Iran's supreme leader Ayatollah Ali Khamenei formally endorses hardliner Mahmoud Ahmadinejad as president for a new four-year term.
Ayatollah Khamenei endorses Ahmadinejad
Iran's supreme leader Ayatollah Ali Khamenei has formally endorsed hardliner Mahmoud Ahmadinejad as president for a new four-year term amid intense political turmoil in the Islamic republic. But in a sign of the escalating feud between rival political factions over Mr Ahmadinejad's hotly disputed re-election, opposition leaders were absent from the ceremony, state-owned Al-Alam television said. "The supreme leader appointed Mahmoud Ahmadinejad as the president of the Islamic Republic for a second term," the Arabic-language channel said.
"Iranian people have voted in favour of a fight against arrogance, to confront destitution and spread justice," it quoted Ayatollah Khamenei as saying. But among those who did not attend were Mr Ahmadinejad's defeated rivals Mir Hossein Mousavi and Mehdi Karroubi, powerful cleric Akbar Hashemi Rafsanjani and former reformist president Mohammad Khatami, it said. Iran is grappling with its worst turbulence since the 1979 Islamic revolution, with deadly street protests, a raft of political trials and increasing divisions among the ruling elite.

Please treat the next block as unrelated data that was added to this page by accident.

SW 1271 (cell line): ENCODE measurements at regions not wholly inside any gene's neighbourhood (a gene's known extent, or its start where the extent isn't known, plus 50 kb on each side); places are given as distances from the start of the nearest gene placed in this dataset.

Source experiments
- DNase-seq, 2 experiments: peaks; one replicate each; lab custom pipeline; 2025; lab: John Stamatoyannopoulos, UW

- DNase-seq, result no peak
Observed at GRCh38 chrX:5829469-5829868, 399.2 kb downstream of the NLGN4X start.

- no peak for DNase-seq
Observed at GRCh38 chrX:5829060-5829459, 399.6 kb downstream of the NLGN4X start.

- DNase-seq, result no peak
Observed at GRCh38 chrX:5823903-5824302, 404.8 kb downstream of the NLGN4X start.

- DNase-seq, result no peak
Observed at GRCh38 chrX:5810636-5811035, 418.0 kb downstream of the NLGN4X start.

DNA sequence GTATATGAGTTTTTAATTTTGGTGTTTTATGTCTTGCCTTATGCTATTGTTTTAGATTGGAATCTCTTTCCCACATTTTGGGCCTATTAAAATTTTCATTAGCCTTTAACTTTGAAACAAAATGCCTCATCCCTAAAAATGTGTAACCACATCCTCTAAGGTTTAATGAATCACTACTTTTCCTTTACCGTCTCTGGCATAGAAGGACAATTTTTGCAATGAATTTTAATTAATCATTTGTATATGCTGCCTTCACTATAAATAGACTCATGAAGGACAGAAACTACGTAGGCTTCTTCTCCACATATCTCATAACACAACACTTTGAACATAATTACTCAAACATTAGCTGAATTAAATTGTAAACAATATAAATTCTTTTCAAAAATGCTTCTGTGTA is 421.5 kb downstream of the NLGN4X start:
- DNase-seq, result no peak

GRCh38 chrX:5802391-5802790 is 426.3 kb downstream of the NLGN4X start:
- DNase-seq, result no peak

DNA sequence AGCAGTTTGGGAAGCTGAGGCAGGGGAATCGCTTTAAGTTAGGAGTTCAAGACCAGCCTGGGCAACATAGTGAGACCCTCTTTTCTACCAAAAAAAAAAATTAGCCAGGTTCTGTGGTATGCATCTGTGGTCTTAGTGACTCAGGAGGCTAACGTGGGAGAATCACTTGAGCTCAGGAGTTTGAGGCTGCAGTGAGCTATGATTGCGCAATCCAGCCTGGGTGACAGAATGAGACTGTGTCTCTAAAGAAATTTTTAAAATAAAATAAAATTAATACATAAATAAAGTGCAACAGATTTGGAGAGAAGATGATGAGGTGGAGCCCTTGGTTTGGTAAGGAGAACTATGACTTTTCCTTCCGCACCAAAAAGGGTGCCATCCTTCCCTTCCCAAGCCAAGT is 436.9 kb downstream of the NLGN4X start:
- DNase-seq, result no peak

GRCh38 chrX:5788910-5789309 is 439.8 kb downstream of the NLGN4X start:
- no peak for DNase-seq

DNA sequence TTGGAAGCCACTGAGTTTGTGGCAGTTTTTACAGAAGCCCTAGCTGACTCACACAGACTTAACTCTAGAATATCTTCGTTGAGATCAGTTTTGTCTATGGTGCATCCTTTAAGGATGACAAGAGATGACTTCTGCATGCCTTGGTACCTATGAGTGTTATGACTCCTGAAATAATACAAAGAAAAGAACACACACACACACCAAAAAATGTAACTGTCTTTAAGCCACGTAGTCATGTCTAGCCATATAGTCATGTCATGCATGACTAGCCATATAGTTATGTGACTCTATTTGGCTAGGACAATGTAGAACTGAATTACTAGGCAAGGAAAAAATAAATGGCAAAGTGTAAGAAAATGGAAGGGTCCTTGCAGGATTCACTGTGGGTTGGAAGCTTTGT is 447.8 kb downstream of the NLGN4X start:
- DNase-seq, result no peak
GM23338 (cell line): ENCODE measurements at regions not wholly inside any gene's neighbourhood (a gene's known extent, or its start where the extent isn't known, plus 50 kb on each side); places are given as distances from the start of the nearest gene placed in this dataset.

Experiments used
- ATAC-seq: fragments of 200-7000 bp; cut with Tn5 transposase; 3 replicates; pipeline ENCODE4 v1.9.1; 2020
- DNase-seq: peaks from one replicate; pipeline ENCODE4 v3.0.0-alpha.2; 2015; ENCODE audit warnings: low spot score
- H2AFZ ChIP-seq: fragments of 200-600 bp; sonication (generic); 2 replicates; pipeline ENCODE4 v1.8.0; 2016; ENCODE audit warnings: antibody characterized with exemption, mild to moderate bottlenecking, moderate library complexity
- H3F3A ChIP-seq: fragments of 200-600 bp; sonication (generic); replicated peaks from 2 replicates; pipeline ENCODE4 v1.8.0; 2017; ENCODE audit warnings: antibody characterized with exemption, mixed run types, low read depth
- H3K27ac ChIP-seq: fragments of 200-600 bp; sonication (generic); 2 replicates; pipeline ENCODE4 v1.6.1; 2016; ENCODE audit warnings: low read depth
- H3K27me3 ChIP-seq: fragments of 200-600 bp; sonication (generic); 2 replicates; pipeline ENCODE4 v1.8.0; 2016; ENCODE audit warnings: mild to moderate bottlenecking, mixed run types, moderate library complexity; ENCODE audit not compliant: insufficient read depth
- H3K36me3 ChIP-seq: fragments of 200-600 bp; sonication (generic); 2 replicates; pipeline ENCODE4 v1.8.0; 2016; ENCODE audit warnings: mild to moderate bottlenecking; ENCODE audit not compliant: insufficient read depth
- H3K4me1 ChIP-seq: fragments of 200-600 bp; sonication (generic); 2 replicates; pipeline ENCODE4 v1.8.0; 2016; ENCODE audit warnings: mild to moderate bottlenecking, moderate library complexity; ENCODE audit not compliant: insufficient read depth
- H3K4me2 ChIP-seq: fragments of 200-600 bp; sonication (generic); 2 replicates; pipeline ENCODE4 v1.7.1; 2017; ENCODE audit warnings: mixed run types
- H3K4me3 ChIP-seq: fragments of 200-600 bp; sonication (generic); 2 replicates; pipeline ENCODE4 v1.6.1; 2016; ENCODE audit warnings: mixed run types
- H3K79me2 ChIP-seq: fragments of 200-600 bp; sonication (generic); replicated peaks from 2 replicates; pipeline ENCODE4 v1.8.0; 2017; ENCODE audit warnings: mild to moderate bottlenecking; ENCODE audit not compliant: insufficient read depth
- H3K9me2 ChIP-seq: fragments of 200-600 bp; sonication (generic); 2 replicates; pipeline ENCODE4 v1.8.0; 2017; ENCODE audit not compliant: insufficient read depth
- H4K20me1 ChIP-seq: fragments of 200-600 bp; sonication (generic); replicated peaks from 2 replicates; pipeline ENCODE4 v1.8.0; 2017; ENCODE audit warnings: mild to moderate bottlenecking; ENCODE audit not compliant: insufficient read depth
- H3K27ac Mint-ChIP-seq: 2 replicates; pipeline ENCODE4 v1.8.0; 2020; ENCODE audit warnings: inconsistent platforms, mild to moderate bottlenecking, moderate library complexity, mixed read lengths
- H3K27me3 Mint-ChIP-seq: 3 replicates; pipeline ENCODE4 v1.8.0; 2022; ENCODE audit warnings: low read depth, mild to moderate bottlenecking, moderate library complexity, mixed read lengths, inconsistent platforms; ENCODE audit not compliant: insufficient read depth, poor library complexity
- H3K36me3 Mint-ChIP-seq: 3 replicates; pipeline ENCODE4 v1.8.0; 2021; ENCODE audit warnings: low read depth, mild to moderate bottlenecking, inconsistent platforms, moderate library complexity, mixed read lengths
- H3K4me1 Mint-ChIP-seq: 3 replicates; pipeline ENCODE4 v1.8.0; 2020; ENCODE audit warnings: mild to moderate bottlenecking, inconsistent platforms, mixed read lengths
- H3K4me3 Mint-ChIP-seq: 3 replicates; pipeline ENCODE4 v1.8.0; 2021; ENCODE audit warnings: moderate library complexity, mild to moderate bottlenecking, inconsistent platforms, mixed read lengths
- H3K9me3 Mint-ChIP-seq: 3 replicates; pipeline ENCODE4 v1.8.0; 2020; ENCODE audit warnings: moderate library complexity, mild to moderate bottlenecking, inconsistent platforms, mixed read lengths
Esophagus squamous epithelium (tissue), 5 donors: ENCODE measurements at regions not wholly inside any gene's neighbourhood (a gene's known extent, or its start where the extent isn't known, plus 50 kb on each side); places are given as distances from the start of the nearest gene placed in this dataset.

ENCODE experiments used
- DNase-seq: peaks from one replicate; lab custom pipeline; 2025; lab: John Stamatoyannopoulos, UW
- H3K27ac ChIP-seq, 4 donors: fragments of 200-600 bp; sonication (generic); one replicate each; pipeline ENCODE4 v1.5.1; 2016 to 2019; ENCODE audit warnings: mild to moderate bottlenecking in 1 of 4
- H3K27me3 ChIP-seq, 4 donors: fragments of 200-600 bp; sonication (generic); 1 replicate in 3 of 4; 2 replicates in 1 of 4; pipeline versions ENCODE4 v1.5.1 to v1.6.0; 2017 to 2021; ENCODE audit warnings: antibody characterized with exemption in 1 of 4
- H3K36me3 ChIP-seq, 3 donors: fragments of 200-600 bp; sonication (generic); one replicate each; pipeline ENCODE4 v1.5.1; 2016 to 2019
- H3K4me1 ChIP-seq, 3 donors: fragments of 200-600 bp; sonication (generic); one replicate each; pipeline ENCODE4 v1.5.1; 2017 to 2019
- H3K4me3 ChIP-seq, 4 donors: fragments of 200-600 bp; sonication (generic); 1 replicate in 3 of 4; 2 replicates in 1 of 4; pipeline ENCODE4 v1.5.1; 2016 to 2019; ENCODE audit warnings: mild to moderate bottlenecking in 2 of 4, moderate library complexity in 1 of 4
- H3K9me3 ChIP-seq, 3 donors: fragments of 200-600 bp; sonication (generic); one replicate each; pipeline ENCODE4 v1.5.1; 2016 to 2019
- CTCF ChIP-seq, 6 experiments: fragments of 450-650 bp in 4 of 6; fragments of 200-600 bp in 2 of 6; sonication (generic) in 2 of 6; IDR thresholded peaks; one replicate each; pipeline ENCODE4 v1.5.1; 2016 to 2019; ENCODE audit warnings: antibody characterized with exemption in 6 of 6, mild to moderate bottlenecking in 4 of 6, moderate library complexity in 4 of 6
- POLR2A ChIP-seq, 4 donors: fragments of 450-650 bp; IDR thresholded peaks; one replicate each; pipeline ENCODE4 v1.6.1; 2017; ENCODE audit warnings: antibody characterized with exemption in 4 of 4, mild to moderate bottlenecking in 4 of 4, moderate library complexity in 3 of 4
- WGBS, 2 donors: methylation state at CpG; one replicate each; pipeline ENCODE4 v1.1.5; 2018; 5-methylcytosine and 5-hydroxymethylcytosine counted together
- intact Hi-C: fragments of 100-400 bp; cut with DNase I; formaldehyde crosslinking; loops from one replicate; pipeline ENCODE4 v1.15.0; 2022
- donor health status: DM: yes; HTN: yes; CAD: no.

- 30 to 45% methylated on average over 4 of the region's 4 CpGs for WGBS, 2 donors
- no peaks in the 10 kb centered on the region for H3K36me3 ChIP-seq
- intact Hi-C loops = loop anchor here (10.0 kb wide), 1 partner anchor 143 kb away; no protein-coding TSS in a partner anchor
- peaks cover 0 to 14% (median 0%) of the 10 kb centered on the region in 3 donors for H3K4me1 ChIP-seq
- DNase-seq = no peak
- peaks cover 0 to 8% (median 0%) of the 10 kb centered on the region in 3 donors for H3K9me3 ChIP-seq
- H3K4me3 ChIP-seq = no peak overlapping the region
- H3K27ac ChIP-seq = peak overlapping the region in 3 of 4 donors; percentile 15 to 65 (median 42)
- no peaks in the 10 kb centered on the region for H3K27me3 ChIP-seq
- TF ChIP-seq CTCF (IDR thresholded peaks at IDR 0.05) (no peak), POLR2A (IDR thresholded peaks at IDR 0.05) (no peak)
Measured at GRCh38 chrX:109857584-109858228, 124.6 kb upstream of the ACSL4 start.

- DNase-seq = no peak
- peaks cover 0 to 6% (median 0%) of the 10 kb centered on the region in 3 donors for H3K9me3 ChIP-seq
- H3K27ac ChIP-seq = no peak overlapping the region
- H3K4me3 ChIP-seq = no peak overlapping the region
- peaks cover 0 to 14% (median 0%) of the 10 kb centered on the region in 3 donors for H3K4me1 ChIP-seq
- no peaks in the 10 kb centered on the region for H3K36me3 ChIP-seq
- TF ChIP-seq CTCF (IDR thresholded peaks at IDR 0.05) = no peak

Mr Ahmadinejad, 52, is due to be sworn in before parliament on Wednesday following his June 12 election win, but is under fire from his own hardline camp, which has questioned his loyalty to the Supreme Leader. The announcement of Mr Ahmadinejad's landslide victory was met with a vast outpouring of anger with massive street protests and opposition complaints the vote was rigged. At least 30 people were killed and several thousand protesters rounded up, including prominent reform figures and journalists.
On Saturday, about 100 people were put on trial in a revolutionary court, a move slammed by the opposition which accused the authorities of torture but welcomed by hardliners who in turn accused Mr Mousavi and Mr Khatami with treason. Another 10 people went on trial on Sunday. Ayatollah Khamenei has strongly backed Mr Ahmadinejad and dismissed the vote-rigging allegations, accusing Western governments, Britain in particular, of instigating unrest.